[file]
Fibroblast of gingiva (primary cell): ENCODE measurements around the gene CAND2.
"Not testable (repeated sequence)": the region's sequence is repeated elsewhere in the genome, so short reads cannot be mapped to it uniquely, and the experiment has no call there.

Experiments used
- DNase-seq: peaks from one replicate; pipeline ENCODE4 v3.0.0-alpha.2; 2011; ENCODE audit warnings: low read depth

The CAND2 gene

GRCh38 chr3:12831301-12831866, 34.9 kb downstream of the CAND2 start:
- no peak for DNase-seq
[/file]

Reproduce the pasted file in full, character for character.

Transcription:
Fibroblast of gingiva (primary cell): ENCODE measurements around the gene CAND2.
"Not testable (repeated sequence)": the region's sequence is repeated elsewhere in the genome, so short reads cannot be mapped to it uniquely, and the experiment has no call there.

Experiments used
- DNase-seq: peaks from one replicate; pipeline ENCODE4 v3.0.0-alpha.2; 2011; ENCODE audit warnings: low read depth

The CAND2 gene

GRCh38 chr3:12831301-12831866, 34.9 kb downstream of the CAND2 start:
- no peak for DNase-seq